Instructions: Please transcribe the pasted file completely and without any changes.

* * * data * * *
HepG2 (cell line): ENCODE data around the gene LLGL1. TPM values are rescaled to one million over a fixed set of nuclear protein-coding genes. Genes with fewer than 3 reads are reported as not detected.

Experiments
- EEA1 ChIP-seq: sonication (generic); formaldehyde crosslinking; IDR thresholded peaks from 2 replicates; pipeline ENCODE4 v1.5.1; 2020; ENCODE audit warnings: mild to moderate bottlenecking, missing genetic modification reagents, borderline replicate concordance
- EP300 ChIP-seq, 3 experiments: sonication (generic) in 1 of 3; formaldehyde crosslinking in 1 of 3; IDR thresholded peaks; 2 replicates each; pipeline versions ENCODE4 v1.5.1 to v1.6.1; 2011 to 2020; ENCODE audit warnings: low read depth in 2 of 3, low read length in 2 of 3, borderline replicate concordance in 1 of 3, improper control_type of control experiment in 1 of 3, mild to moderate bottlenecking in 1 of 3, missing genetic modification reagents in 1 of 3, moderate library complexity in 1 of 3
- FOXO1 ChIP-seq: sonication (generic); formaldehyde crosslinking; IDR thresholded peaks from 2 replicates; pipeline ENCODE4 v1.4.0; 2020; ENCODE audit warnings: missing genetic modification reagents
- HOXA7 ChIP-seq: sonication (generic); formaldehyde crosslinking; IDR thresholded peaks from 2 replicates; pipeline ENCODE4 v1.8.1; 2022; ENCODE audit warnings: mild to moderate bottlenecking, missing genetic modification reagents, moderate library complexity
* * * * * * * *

HepG2 (cell line): ENCODE data around the gene LLGL1. TPM values are rescaled to one million over a fixed set of nuclear protein-coding genes. Genes with fewer than 3 reads are reported as not detected.

Experiments
- EEA1 ChIP-seq: sonication (generic); formaldehyde crosslinking; IDR thresholded peaks from 2 replicates; pipeline ENCODE4 v1.5.1; 2020; ENCODE audit warnings: mild to moderate bottlenecking, missing genetic modification reagents, borderline replicate concordance
- EP300 ChIP-seq, 3 experiments: sonication (generic) in 1 of 3; formaldehyde crosslinking in 1 of 3; IDR thresholded peaks; 2 replicates each; pipeline versions ENCODE4 v1.5.1 to v1.6.1; 2011 to 2020; ENCODE audit warnings: low read depth in 2 of 3, low read length in 2 of 3, borderline replicate concordance in 1 of 3, improper control_type of control experiment in 1 of 3, mild to moderate bottlenecking in 1 of 3, missing genetic modification reagents in 1 of 3, moderate library complexity in 1 of 3
- FOXO1 ChIP-seq: sonication (generic); formaldehyde crosslinking; IDR thresholded peaks from 2 replicates; pipeline ENCODE4 v1.4.0; 2020; ENCODE audit warnings: missing genetic modification reagents
- HOXA7 ChIP-seq: sonication (generic); formaldehyde crosslinking; IDR thresholded peaks from 2 replicates; pipeline ENCODE4 v1.8.1; 2022; ENCODE audit warnings: mild to moderate bottlenecking, missing genetic modification reagents, moderate library complexity